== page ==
How we test

Testing 3D printers is an in-depth process. Printers often don't use the same materials, or even the same process to create models. I test SLA, 3D printers that use resin and light to print, and FDM, printers that melt plastic onto a plate. Each has a unique methodology. Core qualifiers I look at include:

  • Hardware quality
  • Ease of setup
  • Bundled software 
  • Appearance and accuracy of prints
  • Repairability
  • Company and community support

A key test print, representing the (now old) CNET logo, is used to assess how a printer bridges gaps, creates accurate shapes and deals with overhangs. It even has little towers to help measure how well the 3D printer deals with temperature ranges. 

James Bricknell/CNET

Testing resin requires different criteria so I use the Amerilabs standard test -- printing out a small resin model that looks like a tiny town. This helps determine how accurate the printer is, how it deals with small parts and how well the UV exposure works at different points in the model. 

Many other anecdotal test prints, using different 3D models, are also run on each printer.

For the other criteria, I research the company to see how well it responds to support queries from customers and how easy it is to order replacement parts and install them yourself. Kits (printers that come only semi-assembled) are judged by how long, and how difficult, the assembly process is. 

2023 Czinger 21C Prototype: 3D Printed Sports Car

"It's better than a GT3 race car," said professional Czinger racer and driver Joel Miller, "but not quite an LMP car yet." He knew. Miller has been racing sports cars and Le Mans prototypes for over a decade. Sure, the engineer Czinger hired to fine-tune the behavior of its hypercar will say nice things about his own work, but our ride in the back seat of the Czinger 21C convinced us he wasn't exaggerating.

Wait, what?

Whether you're looking at or driving the 2023 Czinger 21C, it's hard to believe the car is officially road legal, thanks in part to the Michelin Pilot Sport Cup 2R tires. Thanks to the tandem seating arrangement in the car and the huge aerodynamic elements, it looks like a toy sports car to the whole world.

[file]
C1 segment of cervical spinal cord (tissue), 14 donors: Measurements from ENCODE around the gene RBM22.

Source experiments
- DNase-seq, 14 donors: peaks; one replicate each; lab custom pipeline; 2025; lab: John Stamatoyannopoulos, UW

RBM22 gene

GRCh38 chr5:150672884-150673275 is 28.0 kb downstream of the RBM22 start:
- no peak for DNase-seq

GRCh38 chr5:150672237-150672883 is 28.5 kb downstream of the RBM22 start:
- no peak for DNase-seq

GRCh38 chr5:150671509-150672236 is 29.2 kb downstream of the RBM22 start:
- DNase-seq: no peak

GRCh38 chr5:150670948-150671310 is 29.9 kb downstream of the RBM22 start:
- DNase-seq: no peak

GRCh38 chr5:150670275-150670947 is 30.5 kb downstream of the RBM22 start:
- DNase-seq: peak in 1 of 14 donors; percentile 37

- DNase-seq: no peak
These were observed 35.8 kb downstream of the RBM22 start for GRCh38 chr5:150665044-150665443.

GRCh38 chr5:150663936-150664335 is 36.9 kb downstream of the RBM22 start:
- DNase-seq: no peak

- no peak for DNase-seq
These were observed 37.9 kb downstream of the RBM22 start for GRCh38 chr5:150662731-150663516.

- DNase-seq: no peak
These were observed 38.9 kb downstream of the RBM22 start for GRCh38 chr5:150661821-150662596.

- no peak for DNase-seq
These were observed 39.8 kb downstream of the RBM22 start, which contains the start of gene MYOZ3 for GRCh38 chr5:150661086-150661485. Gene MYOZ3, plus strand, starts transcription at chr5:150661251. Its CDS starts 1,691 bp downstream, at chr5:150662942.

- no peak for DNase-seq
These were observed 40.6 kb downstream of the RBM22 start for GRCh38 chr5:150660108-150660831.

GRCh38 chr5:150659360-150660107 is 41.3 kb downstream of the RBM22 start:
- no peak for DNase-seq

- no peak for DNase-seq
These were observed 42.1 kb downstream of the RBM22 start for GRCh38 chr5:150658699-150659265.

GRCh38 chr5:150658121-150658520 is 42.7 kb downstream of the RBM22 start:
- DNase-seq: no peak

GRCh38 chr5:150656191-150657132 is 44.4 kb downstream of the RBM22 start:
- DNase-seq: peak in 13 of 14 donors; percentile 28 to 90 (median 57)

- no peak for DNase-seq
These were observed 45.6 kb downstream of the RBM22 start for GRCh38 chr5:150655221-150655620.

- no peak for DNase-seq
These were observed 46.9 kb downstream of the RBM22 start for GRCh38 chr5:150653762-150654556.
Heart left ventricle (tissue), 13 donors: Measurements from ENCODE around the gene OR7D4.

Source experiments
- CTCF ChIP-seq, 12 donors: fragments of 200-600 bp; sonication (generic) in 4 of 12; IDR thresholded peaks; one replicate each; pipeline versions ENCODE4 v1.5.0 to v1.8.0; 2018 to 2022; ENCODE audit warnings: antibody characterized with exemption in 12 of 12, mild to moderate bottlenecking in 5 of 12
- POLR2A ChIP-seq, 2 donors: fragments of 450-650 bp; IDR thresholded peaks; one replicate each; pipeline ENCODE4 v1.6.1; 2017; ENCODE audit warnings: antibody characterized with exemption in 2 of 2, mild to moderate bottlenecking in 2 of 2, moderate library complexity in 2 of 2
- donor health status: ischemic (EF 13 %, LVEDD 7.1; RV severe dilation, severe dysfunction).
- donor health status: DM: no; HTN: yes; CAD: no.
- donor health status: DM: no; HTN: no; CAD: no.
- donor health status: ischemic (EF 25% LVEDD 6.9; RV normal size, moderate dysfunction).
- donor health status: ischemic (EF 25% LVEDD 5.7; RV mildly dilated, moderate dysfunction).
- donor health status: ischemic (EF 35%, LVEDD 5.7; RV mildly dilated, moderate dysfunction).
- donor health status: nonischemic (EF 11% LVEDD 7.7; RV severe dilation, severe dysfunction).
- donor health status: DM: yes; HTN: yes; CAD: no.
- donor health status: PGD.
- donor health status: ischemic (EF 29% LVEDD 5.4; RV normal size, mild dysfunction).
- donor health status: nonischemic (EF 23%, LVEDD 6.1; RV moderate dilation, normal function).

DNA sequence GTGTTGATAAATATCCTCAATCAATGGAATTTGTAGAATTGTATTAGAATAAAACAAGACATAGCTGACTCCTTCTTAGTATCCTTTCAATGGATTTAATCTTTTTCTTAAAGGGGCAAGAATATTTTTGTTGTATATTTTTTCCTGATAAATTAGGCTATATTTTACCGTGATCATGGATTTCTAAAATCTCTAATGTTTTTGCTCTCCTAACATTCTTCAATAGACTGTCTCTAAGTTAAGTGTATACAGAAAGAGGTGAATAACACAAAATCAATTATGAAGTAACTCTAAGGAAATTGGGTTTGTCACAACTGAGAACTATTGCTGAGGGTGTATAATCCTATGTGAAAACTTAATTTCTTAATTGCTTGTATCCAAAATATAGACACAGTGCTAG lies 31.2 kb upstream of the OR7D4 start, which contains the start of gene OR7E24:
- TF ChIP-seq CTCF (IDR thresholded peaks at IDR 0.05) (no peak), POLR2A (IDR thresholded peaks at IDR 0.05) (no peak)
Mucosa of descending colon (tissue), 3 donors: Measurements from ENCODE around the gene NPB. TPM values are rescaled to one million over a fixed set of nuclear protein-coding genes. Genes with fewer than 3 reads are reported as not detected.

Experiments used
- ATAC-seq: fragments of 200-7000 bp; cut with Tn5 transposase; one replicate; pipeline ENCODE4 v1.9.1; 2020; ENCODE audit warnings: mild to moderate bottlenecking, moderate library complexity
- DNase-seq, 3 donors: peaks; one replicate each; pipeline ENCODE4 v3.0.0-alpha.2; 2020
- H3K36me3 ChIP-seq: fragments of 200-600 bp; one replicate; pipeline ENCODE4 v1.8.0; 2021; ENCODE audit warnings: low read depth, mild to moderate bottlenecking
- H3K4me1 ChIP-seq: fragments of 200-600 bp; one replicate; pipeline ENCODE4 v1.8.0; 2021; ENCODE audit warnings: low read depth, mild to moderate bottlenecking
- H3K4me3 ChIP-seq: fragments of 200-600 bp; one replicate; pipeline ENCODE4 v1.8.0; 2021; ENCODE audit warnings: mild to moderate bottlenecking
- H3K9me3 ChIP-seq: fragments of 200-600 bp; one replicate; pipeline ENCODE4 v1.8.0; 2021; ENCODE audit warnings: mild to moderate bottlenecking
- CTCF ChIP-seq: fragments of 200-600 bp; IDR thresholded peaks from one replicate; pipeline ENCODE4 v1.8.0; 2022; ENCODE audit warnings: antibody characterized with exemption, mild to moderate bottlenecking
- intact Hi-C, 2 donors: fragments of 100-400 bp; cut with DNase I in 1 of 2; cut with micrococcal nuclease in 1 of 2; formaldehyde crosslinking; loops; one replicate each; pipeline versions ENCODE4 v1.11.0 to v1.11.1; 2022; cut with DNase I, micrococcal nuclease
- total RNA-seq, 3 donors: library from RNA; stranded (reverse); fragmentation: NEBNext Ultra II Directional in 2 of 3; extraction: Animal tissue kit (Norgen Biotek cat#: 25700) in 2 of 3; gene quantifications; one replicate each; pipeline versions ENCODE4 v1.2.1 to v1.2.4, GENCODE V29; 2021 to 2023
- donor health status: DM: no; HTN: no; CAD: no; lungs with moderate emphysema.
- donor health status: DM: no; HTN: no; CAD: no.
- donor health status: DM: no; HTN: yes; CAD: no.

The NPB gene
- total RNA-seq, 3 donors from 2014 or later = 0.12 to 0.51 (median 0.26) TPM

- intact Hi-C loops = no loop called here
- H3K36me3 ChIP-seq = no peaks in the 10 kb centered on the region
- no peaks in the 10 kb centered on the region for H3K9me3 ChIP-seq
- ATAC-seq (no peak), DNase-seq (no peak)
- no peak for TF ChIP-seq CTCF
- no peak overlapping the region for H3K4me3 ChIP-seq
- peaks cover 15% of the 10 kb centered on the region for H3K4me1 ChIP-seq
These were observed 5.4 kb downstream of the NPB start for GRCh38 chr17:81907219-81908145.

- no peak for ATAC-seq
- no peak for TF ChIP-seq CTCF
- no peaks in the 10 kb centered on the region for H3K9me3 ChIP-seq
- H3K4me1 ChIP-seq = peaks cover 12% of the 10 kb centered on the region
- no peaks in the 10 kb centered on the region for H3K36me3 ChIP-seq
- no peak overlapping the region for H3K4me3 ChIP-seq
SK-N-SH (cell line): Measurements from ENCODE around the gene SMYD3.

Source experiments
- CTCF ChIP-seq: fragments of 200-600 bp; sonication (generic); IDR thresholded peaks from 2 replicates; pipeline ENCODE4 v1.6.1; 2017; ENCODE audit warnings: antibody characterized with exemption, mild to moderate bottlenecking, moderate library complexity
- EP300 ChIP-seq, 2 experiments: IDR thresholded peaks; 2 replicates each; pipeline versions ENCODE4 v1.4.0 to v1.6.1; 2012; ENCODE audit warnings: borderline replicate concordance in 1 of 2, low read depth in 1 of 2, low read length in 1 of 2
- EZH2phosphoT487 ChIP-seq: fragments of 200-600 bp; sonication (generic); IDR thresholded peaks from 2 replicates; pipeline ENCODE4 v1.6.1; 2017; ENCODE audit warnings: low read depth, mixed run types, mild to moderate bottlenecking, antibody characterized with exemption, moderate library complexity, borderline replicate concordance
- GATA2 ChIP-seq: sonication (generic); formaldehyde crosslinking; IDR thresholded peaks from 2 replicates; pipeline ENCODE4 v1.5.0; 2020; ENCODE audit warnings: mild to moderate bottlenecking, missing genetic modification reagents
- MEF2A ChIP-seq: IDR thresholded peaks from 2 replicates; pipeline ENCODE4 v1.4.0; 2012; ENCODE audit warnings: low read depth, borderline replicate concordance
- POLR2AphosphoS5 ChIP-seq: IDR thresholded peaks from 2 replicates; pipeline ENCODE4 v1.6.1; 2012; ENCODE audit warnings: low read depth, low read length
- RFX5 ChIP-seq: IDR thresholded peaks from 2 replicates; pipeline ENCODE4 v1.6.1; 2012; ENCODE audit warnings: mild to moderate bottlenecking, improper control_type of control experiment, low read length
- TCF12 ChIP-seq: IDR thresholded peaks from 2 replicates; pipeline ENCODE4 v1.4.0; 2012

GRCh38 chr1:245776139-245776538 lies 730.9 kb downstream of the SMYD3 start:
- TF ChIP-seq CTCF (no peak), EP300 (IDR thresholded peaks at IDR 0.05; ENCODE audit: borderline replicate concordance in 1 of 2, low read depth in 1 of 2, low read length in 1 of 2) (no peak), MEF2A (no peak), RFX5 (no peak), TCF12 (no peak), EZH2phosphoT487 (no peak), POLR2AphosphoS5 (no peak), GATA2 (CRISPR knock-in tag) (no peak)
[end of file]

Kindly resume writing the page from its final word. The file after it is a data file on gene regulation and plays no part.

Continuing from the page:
Getting down to business, it's hard to believe that the Czinger gets that much grip from street asphalt. The 21C features a 1,350bhp hybrid powertrain that sends most of the 1,050bhp to the rear wheels, in a car that the LA-based company says weighs less than 1,315kg. Balancing these wild stats is a claimed downforce of 637kg at 160kph and downforce of 2,550kg at 320kph, the limit of what the tire sidewalls can take before they just burst.

The result is a car that feels like a high downforce racing sports car from the rear passenger seat. The powerful lateral acceleration it pulls is matched by downforce to keep the car stable. No other road race car we've driven handles so confidently through corners at these speeds.

The Czinger 21C is rock-solid under heavy braking, with massive 16.1" front and 15.4" rear carbon ceramic brakes to slow down any speed that the two front electric motors and 2.8 kW battery can't handle* h.

Czinger is still developing traction and stability control systems, and Miller went lapping the Thermal Club circuit in South Palm with the systems on. He said the transmission could actually rip the tires off the car if it really tried to, so he deliberately adopted a moderate understeer setup with gradual breakaway at the limit. As a result, in his opinion, amateur drivers will feel comfortable behind the wheel: "It won't scare them."

Indeed, according to Miller, stability at high speeds is the main strength of the Czinger 21C. Czinger claims that in its optional low-drag configuration, the 21C can reach 407 km/h. This version has yet to be built, but Miller said the downforce model feels great at high speed, which can't be said for the equally radical-looking McLaren Senna (whose 21C set the Laguna Seca stock car lap record).

Monster view

Impressive as the car is, the back seat is not the place to experience it. The seats are built into the bodywork, covered only in thin, durable padding, and have no props to hold passengers in place. We just put our hands on our sides. At least there is enough legroom. Getting in and out of the back seat is, as you might imagine, wildly ugly.

We weren't able to test it in the front seat for the simple reason that there is only one Czinger 21C prototype and the company is not prepared to let outside employees or developers fly it. It's not that it couldn't print multiple extra copies (more on that in a moment), but the car's modularity is what allowed the manufacturer to quickly and easily replicate the same car over and over again. It's version 10, which is crazy considering it was created as version 1.0 just two and a half years ago.